Saturday, 15 December 2007

don't get sick on saturday

The hospitals here in Al Ain are plain weird. It is difficult to locate the appropriate outpatients desk and then once you get there, you don't know what to do. Should you queue up? Should you go straight to a desk where people seem intent on ignoring you? What are the procedures? Should you let your spouse keel over and die while staff happily ignore you both? I decided against the latter and insisted on getting some attention. My spouse was quickly seated while I was sent to the other end of the hospital to register. Once I'd registered, I had to make a point of asking what we had to do next, because I wasn't told. Armed with the appropriate information, K and I went to the nurses' desk and again I had to let it be known that we needed to see a doctor quickly.

Saturday, I have to tell you, is not a good day to get sick as the hospital has a lot in common with the Japanese subway where they have staff employed to stuff half a dozen more people into the already overcrowded carriages!

We soon jumped the queues and got to see a nurse who wired K up to a machine and then attempted to administer some oxygen. Unfortunately the oxygen cylinder was empty, so an orderly was quickly called to bring in a new one. The new one was wired up and the mask was put over K's face. With his entire body pinioned under a series of leads going off in all directions, he started trying to get to his hand to his face and was told to leave the mask alone as he needed oxygen for his heart muscles. He kept struggling. The nurse took the mask off his face and K informed him with his last gasp that he couldn't breathe. It turned out that the replacement gas cylinder was empty too! A third one was soon delivered. After the ECG K was given some meds and choofed off to another room for blood tests. Two and a half hours later some of the results came back! I was despatched to an office in Area B. I wasn't told what for, but I dutifully went. It turned out that I had to pay my 50Dhs insurance excess. An hour later the rest of the results came back. Half an hour after that he saw the doctor, who was very good!

When queue jumping takes over 4 hours you have to feel sorry for those who patiently wait their turn!

The whole time in the hospital you are not sure where you are supposed to go or what you are waiting for. You get told to go to various locations, but you are not sure why. It seems that the staff know their routines and what everything is, and it is assumed that patients know it all too!

The standard of medical care is good (apart from the odd incident of almost suffocating patients with non-existent oxygen), but the standard of communciation about where to go and why is very poor. And ... I'm not sure that there is actually a triage. It seems that to get urgent attention you need to jump up and down a bit.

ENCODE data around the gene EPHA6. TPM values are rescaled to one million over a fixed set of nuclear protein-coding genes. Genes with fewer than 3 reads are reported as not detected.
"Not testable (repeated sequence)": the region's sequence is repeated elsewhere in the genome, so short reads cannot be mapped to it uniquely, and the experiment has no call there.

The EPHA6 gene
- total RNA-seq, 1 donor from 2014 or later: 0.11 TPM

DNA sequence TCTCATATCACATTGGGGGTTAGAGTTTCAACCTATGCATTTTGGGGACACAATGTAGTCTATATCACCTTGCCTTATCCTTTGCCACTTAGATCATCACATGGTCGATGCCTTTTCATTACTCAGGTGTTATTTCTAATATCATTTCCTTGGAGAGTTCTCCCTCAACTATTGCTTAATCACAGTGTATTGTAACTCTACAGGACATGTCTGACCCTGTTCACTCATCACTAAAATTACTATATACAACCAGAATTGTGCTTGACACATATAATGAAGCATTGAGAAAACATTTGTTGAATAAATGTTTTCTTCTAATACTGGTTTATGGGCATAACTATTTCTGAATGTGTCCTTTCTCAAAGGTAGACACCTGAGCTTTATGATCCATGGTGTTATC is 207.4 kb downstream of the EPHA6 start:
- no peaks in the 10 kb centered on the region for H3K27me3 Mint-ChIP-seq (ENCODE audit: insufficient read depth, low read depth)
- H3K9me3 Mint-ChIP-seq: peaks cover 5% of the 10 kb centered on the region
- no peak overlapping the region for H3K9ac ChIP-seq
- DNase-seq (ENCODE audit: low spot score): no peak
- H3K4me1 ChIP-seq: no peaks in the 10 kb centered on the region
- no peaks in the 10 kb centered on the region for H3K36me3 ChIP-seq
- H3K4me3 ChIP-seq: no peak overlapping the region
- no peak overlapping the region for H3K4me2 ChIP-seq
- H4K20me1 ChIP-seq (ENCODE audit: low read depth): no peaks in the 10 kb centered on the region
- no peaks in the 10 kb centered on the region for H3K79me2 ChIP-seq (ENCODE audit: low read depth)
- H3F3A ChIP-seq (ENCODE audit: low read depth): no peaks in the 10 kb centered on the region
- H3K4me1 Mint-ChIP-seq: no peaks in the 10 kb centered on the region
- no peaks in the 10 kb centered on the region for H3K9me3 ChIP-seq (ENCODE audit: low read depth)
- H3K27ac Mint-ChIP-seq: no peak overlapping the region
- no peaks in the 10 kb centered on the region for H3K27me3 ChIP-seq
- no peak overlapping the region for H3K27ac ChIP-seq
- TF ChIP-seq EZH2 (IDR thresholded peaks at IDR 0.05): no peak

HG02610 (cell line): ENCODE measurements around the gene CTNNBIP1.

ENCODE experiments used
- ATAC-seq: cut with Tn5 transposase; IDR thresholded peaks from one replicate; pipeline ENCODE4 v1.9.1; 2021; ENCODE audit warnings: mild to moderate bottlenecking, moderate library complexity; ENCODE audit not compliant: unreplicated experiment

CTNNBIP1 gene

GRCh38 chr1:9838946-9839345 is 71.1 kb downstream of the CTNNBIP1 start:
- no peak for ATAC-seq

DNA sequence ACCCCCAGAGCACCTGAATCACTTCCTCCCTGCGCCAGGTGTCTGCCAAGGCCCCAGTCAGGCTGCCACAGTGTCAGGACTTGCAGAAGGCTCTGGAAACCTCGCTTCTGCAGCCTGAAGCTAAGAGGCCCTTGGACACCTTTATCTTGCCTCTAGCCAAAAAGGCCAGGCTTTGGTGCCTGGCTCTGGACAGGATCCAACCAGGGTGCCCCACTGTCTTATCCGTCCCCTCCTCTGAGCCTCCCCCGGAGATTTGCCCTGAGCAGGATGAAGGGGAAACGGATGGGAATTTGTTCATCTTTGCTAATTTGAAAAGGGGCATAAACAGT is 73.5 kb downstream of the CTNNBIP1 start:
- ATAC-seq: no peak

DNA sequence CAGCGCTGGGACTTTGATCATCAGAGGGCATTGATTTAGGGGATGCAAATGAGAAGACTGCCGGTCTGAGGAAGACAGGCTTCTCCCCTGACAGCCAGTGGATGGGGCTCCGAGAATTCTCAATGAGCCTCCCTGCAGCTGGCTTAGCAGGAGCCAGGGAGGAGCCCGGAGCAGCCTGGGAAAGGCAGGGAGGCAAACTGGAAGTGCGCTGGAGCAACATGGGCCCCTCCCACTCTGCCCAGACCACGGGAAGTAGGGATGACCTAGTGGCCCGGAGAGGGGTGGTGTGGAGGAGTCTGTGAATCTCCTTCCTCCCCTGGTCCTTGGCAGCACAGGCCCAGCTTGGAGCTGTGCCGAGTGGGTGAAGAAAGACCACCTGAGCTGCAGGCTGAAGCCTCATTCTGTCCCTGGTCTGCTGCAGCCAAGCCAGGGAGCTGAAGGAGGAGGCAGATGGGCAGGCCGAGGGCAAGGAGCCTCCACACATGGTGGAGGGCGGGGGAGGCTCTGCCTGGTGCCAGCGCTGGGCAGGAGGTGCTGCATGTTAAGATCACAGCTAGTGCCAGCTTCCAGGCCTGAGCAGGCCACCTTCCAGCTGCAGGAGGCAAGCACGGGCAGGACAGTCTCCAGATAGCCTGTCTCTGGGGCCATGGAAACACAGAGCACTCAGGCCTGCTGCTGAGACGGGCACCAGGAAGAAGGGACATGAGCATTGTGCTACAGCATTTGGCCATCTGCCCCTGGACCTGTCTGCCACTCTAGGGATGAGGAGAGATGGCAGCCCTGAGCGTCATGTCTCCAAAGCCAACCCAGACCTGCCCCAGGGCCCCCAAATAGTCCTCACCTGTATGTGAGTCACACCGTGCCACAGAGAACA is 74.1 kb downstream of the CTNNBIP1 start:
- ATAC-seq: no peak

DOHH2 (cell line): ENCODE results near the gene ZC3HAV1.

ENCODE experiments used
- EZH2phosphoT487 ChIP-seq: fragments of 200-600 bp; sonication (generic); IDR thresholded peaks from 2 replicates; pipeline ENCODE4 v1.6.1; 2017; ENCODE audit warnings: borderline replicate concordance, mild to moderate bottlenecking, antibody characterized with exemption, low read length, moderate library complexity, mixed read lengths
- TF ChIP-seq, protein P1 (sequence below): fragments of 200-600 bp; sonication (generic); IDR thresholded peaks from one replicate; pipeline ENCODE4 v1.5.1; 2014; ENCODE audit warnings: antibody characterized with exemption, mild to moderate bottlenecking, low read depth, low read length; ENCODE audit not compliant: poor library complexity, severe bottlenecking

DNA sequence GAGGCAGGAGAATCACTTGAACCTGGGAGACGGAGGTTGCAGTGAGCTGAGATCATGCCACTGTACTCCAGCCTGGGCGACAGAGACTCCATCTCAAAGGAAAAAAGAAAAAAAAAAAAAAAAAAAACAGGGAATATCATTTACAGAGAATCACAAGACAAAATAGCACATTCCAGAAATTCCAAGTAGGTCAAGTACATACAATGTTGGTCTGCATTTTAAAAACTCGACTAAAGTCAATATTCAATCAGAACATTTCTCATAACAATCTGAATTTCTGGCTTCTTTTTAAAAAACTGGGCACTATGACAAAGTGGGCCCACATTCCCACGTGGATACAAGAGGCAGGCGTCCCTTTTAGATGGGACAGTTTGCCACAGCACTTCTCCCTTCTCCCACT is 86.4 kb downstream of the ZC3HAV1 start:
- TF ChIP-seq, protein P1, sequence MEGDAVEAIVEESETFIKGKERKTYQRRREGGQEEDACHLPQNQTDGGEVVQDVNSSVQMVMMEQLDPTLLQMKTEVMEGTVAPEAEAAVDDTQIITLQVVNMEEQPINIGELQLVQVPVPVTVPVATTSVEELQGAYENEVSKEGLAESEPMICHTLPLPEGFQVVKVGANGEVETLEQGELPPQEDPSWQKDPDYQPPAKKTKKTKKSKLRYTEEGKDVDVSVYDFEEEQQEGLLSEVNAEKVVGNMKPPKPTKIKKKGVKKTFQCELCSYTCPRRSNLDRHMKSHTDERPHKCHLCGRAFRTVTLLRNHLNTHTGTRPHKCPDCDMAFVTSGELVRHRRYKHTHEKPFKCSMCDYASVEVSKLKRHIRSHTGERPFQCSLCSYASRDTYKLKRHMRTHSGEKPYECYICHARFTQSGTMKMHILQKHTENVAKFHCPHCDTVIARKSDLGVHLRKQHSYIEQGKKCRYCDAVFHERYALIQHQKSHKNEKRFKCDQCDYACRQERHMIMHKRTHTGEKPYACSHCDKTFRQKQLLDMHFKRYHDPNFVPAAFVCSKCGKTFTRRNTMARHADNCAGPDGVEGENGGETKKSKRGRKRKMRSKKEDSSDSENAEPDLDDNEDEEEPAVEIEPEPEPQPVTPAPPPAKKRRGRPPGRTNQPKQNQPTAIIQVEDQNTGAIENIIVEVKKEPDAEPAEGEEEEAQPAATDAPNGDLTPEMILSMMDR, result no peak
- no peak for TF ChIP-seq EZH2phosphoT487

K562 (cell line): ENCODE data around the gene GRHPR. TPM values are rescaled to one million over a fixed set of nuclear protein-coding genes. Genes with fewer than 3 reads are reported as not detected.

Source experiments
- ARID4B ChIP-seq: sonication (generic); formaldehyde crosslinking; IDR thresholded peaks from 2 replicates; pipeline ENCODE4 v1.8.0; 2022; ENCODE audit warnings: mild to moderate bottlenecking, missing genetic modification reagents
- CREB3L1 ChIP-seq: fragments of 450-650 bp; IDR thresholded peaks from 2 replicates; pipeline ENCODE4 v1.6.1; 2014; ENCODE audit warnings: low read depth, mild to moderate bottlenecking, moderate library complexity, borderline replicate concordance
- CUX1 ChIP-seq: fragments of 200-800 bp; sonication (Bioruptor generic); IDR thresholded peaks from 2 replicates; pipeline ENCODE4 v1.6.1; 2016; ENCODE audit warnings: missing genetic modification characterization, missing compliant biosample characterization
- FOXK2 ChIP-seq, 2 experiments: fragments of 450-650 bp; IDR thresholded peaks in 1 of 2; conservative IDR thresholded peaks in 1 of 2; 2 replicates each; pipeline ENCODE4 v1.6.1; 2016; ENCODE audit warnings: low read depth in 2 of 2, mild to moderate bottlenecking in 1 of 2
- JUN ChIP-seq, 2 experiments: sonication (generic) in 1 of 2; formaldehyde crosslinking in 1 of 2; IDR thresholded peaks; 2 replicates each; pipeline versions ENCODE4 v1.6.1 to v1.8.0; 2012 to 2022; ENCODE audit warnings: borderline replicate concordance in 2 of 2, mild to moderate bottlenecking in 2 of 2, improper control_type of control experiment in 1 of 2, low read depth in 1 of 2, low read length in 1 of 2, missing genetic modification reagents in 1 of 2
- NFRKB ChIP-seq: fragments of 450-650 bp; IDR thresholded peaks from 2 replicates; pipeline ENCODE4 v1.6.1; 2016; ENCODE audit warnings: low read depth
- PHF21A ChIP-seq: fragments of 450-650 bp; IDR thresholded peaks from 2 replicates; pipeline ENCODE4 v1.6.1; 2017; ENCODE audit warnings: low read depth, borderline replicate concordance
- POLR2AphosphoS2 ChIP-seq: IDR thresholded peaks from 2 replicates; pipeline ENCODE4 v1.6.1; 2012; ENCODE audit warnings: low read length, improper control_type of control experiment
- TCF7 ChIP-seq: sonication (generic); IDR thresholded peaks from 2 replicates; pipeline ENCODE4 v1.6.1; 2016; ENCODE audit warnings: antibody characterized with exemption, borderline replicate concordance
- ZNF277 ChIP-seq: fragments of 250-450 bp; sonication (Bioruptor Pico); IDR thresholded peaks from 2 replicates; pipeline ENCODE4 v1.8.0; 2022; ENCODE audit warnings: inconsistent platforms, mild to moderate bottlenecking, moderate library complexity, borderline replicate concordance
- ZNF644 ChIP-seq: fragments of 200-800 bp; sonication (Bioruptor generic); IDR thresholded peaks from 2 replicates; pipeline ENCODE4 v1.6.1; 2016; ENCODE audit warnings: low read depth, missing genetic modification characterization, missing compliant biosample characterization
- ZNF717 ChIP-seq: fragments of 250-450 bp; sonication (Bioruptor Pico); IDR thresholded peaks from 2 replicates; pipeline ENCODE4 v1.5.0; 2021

Well that was my Saturday! How was yours? Oh, K's much better now.

5 comments:

nzm said...

Jeez - great to know that all's well in the end.

Proper medical care has recently become a major area of concern with me as my nuclear family has been dealing with our first real "brush with death" involving my mother.

A few weeks ago, she suffered heart problems and was resuscitated with CPR in the ambulance on her way to hospital. I'm just so thankful that she was in NZ and had medics who knew what they were doing and did it, and the ambulance arrived within 5 minutes of being called.

Imagine trying to direct an ambulance in the UAE? It would take 30mins on the phone telling them which roundabout to turn at and which shop to look out for and the colour of your house.

Aussie said...

It turns out that each building in Al Ain has a blue plate on it with a number. If you give that number to the emergency services, they'll know exactly where to come. It pinpoints your 'suburb,' street and house. They can get there in no time flat.

One small problem for us is that our building is new and, of course, there's no blue plate on it!

However, in theory there's a workable system in place. We just need people other than the emergency services to know about it. We need expats to be able to use the sytem!

Glad to hear that the outcome for your mum was good.

carlcowin64 said...

Hi Aussie


I have just read your very interesting blog about your hospital visit. Was this Al Ain hospital. I ask because I am comming over in January as the new nurse manager for the Emergency Department (A&E). One of the initial changes I have been tasked with is to improve initall assessment and introduce the concept of triage.

I would be interested in more information about you experience.


Carl

Jin said...

Queue jumping is a National past-time in the UAE & you just have to be as rude & ignorant as every other bugger. In cases of emergency, it helps to spit your dummy. I've had a couple of run-ins with the hospital treating Grandma (it's in my blog history) but found after the last incident (where I really lost my rag) that we were treated with the greatest respect. 2 empty oxygen canisters is a bloody disgrace in my opinion, but hopefully the hospital has learned a lesson.

Glad to know all is well again tho & that your partner is getting better :-)

Aussie said...

Carl it was Oasis hospital. I'm not sure which hospital 'Al Ain hospital' is.

If you can get a hospital triage up and running smoothly, you'll have to let us all know which hospital you're at!

Good luck with your new position and 'Welcome to Al Ain.'